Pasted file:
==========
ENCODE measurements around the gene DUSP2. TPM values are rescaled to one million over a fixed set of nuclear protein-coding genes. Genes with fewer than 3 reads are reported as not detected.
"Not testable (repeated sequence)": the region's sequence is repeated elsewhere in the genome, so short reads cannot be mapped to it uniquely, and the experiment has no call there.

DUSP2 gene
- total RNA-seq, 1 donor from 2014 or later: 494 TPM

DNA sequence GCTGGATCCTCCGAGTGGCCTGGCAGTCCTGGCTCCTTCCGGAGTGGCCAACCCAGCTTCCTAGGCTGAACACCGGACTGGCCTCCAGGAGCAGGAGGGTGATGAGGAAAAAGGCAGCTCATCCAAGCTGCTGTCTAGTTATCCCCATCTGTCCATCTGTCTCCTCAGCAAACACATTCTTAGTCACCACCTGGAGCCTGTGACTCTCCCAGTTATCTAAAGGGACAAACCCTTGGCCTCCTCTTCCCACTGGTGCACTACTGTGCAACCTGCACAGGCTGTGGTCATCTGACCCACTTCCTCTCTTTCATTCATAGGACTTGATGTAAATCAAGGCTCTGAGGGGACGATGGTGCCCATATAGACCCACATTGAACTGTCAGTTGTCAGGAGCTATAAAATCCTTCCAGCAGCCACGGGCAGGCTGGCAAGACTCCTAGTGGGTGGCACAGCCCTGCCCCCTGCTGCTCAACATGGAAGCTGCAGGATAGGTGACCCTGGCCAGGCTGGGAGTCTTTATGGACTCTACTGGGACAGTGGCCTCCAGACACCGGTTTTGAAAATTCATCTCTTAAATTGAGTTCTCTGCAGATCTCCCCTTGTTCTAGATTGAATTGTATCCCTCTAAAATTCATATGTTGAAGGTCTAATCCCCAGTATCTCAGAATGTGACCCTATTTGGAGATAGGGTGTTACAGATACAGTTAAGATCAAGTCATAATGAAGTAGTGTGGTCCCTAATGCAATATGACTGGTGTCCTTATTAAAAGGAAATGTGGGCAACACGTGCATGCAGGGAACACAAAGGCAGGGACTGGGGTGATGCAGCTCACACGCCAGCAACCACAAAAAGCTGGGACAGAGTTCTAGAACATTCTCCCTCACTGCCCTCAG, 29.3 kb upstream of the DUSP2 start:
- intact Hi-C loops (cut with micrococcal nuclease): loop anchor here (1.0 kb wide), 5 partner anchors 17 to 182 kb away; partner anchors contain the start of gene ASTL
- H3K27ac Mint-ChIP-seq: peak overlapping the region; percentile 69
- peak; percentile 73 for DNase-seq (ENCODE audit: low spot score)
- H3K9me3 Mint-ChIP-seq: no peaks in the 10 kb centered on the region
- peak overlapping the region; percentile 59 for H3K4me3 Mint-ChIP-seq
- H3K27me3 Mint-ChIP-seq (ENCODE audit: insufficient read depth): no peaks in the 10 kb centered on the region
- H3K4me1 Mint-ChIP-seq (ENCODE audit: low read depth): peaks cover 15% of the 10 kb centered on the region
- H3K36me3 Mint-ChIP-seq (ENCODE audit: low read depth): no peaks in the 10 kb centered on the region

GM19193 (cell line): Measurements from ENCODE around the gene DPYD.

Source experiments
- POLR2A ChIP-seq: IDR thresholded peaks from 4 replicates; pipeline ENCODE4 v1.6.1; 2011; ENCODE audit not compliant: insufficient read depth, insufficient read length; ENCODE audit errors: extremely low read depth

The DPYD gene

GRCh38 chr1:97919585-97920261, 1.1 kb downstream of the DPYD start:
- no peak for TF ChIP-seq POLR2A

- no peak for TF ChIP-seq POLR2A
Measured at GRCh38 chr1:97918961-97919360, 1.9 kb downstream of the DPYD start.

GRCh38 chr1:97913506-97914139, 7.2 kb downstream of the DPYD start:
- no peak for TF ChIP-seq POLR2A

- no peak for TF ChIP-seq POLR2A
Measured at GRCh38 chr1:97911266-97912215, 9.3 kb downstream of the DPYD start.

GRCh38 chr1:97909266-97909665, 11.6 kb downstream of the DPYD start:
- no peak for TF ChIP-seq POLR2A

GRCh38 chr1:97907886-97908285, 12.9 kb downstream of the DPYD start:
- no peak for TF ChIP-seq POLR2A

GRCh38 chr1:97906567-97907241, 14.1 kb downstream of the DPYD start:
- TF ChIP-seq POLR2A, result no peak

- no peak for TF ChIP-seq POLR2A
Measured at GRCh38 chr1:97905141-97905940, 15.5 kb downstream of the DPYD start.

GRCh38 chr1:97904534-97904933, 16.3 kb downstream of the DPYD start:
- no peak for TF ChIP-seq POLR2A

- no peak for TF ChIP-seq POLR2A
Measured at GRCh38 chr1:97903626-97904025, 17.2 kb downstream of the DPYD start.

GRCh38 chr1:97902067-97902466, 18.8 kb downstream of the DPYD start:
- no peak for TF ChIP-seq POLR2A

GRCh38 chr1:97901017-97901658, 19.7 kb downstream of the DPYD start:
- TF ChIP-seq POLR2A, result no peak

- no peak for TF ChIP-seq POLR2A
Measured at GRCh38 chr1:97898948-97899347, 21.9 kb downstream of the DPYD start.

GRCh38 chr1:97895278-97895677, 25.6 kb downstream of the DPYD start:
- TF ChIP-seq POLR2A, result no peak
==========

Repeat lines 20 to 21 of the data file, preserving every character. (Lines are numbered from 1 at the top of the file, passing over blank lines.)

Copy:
- no peak for TF ChIP-seq POLR2A
Measured at GRCh38 chr1:97918961-97919360, 1.9 kb downstream of the DPYD start.